Montauk Observatory’s New Home!

It’s been ten long years, since the Montauk Observatory’s 20″ the first of its kind, research grade professional, Meade RCX400 telescope made its public debut on November 20, 2006 at the Theodore Roosevelt County Park at Third House a/k/a Montauk County Park. When President and co-founder of the Observatory, Terry Bienstock, CEO of World Extend asked this reporter if I would like to cover the placing of the Home Dome Observatory into its permanent site, I was honored.


The mission of the Montauk Observatory, a not-for-profit organization, 501(c)3 and privately funded are two-fold, according to Pres. Bienstock ” First, is to provide free year round educational programs , including astronomy lectures and planetarium shows and discovery programs via the internet. Second, is to build a state-of-the art observatory on the East End of Long Island to access its dark skies.”

According to dark sky advocate Susan Harder, “The idea of having an observatory built started in my Springs dining room home when members of the board, then President David Larkin, Terry Bienstock, Matthew Putman, Sean Tvelia, Advisor Michel Inglis and John Imperatore and I first met in 2005. “The Town of East Hampton had just embarked on guidelines about outdoor lighting codes to protect the East End’s natural resource-a clear view of the sky-by reducing light pollution.”

I still remember the first lecture held at the Montauk Library on April 20, 2007, given by NASA Ambassador and Professor of Astrophysics Mike Inglis of Suffolk County

Community College, (SCCC) on “The Theory of Black Holes.” Dr. Inglis explained the existence of black holes through the actions of other stars and planets and a slide presentation of beautiful images of our solar system, other galaxies and exploding stars were shown.

After the lecture, the group, drove to the free of light pollution, designated Dark Sky Park for a perfect stargazing night where we “ooohed” and “aaahed” as Professor Sean Tvelia of SCCC and Dr. Inglis rolled out the 700lbs telescope from a wooden shed. We saw up close and personal Saturn and its rings, Venus and the Milky Way, which I always thought were just a bunch of clouds. From that moment on, my husband and I were hooked and became good friends with the professors who were just as excited and took images of Saturn for the first time through the telescope to share with the world.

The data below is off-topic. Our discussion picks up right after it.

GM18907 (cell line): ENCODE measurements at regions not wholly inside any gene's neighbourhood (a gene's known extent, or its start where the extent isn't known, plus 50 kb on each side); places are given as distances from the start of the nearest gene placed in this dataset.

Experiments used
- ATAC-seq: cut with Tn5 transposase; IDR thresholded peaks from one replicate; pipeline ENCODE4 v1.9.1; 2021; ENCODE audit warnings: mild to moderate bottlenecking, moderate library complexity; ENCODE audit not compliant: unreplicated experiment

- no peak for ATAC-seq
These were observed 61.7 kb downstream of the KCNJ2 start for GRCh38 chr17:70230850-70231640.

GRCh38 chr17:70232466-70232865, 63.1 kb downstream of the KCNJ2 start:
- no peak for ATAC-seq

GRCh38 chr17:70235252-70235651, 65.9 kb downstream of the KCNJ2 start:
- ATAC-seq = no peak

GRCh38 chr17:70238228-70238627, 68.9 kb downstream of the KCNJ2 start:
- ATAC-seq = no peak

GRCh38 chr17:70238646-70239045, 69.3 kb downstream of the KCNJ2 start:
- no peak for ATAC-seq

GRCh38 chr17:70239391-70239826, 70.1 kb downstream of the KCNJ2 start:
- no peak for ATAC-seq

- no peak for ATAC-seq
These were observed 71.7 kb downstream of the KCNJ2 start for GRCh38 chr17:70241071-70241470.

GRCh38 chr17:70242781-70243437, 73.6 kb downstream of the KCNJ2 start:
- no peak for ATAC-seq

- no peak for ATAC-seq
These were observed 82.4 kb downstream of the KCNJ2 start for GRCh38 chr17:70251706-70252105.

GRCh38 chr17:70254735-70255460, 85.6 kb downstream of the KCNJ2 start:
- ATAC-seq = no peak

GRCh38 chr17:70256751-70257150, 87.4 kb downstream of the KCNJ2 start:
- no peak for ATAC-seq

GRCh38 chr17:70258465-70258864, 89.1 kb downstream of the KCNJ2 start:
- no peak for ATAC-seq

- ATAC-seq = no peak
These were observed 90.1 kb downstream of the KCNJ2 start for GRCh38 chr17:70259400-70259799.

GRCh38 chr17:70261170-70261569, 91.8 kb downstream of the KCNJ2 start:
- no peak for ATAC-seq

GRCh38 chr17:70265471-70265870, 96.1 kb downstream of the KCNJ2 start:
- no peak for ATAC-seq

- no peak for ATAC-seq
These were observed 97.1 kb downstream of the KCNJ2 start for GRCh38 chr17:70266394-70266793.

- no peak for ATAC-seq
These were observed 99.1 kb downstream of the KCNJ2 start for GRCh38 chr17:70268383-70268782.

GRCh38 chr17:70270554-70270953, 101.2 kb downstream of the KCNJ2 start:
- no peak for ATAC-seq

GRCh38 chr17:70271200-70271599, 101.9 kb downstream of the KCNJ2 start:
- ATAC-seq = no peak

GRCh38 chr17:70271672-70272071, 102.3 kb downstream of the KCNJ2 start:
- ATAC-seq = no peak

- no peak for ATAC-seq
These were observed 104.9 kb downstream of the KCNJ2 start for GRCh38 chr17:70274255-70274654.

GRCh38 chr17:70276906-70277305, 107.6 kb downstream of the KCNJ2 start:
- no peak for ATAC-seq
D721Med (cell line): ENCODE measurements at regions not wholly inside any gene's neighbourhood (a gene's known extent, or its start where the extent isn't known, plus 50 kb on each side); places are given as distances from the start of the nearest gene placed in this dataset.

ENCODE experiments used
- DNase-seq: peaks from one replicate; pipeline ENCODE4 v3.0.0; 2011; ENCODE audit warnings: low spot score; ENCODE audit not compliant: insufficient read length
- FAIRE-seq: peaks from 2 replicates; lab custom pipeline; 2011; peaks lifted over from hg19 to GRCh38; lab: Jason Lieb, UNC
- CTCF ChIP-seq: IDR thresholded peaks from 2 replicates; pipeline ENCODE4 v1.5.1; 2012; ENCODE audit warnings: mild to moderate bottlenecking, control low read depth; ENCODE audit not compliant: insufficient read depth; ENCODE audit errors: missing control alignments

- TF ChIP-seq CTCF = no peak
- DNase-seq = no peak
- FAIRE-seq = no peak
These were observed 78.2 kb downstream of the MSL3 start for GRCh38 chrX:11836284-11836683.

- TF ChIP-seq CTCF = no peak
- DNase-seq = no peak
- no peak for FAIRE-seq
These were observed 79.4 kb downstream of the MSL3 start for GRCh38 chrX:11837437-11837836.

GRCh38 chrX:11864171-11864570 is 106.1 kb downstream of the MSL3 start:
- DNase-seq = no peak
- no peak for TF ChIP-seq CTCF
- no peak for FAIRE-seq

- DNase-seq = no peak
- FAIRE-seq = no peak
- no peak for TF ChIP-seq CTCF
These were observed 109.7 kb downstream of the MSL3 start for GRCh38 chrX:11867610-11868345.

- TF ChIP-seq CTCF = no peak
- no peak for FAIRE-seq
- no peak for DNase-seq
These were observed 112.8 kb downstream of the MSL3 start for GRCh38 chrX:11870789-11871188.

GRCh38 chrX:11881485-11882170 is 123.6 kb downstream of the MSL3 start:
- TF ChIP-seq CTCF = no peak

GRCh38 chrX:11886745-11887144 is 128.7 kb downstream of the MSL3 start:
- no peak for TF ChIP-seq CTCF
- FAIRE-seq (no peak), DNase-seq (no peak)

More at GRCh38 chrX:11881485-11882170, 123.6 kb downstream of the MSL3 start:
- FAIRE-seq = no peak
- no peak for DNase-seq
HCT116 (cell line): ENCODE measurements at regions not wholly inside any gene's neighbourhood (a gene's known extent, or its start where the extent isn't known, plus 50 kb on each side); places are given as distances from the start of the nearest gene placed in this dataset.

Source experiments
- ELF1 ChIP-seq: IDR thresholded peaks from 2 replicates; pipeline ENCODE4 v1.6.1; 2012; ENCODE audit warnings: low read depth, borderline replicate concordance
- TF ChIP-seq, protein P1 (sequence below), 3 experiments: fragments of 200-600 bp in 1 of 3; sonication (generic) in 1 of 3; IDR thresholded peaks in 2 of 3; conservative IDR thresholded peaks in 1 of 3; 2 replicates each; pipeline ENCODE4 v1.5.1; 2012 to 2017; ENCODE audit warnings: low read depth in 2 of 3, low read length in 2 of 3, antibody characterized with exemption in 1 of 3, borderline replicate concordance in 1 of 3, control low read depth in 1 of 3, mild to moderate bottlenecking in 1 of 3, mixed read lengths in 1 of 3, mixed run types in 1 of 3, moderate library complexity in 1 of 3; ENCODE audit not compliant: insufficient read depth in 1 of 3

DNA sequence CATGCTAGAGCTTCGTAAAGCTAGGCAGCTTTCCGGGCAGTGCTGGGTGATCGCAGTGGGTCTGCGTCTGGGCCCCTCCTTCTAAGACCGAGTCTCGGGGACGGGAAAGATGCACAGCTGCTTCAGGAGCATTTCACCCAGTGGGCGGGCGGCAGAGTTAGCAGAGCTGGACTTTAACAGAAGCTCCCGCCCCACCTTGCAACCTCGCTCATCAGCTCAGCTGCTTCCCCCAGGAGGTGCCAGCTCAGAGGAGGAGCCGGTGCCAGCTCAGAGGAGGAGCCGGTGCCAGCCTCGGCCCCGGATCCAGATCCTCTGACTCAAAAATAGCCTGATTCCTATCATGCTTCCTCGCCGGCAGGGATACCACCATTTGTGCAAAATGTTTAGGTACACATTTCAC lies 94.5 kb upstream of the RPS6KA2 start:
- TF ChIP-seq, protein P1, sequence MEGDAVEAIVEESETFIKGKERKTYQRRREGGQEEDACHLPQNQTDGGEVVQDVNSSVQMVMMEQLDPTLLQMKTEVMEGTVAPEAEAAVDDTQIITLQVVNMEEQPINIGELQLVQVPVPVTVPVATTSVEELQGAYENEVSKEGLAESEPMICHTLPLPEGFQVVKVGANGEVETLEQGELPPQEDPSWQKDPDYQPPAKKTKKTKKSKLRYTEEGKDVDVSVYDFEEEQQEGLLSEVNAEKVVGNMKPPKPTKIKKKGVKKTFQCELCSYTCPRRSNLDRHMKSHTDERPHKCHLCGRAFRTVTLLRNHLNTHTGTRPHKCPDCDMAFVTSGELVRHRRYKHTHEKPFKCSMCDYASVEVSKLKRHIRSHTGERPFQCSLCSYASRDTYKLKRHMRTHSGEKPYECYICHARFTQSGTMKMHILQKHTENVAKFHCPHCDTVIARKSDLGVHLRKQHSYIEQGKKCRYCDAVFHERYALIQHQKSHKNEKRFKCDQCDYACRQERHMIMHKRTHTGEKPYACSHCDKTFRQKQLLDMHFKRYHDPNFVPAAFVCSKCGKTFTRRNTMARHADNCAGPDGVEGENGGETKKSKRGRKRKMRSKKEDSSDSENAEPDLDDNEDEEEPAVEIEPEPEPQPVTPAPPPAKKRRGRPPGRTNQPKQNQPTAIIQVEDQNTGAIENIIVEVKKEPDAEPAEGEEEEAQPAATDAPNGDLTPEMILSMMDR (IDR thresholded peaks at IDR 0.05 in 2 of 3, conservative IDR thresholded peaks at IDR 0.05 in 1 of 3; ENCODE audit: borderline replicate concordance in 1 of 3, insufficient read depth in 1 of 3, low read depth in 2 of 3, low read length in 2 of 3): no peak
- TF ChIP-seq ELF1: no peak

For a while, the group had hoped that the observatory would be up and running after a year of purchasing the telescope but getting permits to build the observatory was slow going and frustrating even with all the necessary historical building requirements, expensive blueprints, and the assurance of the Suffolk County that a permanent site at the historical Park would be approved.

President Bienstock and Past President Larkin who purchased the telescope along with the help of Southampton Supervisor, Jay Schneiderman, then Suffolk County Legislator, Assemblyman Fred W. Thiele Jr., and other members tried their very best to obtain the building permit but was unsuccessful.

Obtaining the dome was much easier. According to MO Director of Programs and Publicity Donna L. McCormick formerly President of Custer Institute, “Contractor Thomas Frey contacted me in 2011 to find out if Custer was interested in obtaining a 180 square feet home dome manufactured by Technical Innovations that was being removed from a house being renovated in East Hampton.”

“Board member and husband, Jeffrey Owen Katz, formerly  research and Observatory Director of Custer had planned to use it for his internship program for students.” A year later, after Custer did not get the dome up and running, Director McCormick made a proposal to donate it to the MO and it was accepted.

In spite of many bumps along the road, the group never gave up in search to find a permanent home for the telescope. They met wherever they found a venue that would welcome them to hold the bi-monthly lectures at the Montauk Library, Montauk School, Montauk Playhouse, Amangansett Library, Custer Institute in Southold and Ross School in East Hampton.

Regular MO lecturers such as Dr. Dava Sobel, Matthew Pappas, Thomas Madigan, Glenda Denicolo, and especially Dr. Mike Inglis and Prof. Tvelia deserve some recognitions for their loyalty and patience including the wannabe astronomers who followed the group. At the stargazing parties Prof. Tvelia had to use a 10″ telescope one of ten owned, since the 20″ was too cumbersome to transport from Montauk.

When Mrs. Courtney Sale Ross, Founder and Chair of Ross School and Jennifer L. Chidsey, President and Chief Academic Officer, heard the MO’s plight, the group’s wish was finally granted.

This past June, a round concrete foundation was poured adjacent next to the Tennis building, thanks to Contractor Frey and his crew Carlos Bernal, Sergio Herbel, Edwin Cardona and Rudy Cardona who volunteered many hours to make the MO’s project succeed. Not to mention hauling the dome from East Hampton home to Custer, back to Montauk, then back to East Hampton.

On the 4th of July week, the 15-foot wide and 12-foot high made of plexiglass Home Dome was assembled and placed on the foundation. Since the telescope and dome have been in storage for so long, funds are being sought to replace the old motors and rusted parts. Once finished, according to Director McCormick, “the next plan is to add a facing to the exterior of the lower base to blend it with the Center and other building on campus.”

Hopefully, the Meade telescope will be at its permanent home at the Ross School Tennis Center at 20 Goodfriend Rd., to watch the Perseid Meteor Showers on August 4 at 8:30p.m. For more info and future events, visit: